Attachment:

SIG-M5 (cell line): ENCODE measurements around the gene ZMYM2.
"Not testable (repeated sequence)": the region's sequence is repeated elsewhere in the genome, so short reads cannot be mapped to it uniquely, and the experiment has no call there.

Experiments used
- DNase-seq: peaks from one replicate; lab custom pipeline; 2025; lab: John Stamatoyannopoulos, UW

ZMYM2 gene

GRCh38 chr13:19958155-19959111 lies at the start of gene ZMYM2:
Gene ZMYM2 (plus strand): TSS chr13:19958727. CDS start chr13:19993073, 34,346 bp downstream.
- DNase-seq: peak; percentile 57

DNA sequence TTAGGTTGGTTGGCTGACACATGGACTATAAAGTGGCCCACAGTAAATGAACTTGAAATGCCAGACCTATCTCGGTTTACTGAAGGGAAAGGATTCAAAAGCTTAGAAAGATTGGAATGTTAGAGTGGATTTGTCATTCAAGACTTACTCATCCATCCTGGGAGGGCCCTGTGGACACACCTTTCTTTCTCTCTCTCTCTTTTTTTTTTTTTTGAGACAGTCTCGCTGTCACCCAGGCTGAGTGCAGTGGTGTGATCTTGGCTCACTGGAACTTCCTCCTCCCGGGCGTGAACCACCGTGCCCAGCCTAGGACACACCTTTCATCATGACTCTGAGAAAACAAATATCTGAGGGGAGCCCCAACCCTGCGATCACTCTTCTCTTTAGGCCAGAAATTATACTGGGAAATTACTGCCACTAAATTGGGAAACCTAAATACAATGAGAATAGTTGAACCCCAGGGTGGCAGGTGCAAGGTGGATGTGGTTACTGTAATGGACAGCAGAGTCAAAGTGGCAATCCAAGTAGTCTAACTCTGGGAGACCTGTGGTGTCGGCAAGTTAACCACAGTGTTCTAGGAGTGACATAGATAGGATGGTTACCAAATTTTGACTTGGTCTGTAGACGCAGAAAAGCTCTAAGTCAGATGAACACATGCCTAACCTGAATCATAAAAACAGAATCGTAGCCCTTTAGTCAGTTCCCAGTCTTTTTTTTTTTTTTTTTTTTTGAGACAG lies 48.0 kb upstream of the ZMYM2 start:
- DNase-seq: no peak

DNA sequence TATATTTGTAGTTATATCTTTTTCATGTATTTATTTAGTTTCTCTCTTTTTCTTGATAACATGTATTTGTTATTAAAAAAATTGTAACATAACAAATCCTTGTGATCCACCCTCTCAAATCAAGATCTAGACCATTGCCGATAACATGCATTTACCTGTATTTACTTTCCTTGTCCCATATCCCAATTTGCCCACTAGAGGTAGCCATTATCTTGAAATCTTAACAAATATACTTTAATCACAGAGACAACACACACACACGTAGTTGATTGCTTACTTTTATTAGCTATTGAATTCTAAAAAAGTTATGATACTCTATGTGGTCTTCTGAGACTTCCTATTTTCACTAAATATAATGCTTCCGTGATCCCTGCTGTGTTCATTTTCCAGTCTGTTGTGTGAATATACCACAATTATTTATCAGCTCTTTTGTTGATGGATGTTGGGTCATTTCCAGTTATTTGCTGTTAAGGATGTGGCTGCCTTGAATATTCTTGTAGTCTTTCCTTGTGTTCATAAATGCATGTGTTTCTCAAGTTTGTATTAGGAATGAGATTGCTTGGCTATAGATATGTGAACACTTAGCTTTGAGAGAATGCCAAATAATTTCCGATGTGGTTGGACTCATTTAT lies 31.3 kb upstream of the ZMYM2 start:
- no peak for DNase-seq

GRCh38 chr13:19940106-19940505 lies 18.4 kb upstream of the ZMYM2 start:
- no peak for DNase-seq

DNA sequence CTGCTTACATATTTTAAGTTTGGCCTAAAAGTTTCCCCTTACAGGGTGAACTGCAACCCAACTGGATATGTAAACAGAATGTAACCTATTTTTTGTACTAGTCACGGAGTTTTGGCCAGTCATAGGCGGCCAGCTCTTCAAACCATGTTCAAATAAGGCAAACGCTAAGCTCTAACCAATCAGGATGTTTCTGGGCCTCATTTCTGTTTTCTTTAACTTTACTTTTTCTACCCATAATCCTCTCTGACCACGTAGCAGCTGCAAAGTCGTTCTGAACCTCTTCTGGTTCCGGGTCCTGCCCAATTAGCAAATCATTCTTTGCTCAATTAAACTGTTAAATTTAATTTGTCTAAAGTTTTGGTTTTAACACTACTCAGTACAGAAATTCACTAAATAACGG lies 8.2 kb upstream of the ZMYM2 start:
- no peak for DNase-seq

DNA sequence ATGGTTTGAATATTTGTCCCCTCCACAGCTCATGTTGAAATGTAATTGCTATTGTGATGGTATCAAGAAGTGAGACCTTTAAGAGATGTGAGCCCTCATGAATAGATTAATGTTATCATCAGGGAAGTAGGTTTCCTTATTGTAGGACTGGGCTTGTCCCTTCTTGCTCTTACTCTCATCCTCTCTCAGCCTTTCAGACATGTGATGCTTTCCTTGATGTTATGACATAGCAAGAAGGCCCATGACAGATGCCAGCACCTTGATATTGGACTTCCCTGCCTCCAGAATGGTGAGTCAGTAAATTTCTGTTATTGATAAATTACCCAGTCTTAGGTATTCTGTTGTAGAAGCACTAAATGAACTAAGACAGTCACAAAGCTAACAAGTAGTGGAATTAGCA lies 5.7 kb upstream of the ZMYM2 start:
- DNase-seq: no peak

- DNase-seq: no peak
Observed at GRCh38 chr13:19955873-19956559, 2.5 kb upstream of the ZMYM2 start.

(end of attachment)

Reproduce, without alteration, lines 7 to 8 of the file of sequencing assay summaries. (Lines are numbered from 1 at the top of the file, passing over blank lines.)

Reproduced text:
Gene ZMYM2 (plus strand): TSS chr13:19958727. CDS start chr13:19993073, 34,346 bp downstream.
- DNase-seq: peak; percentile 57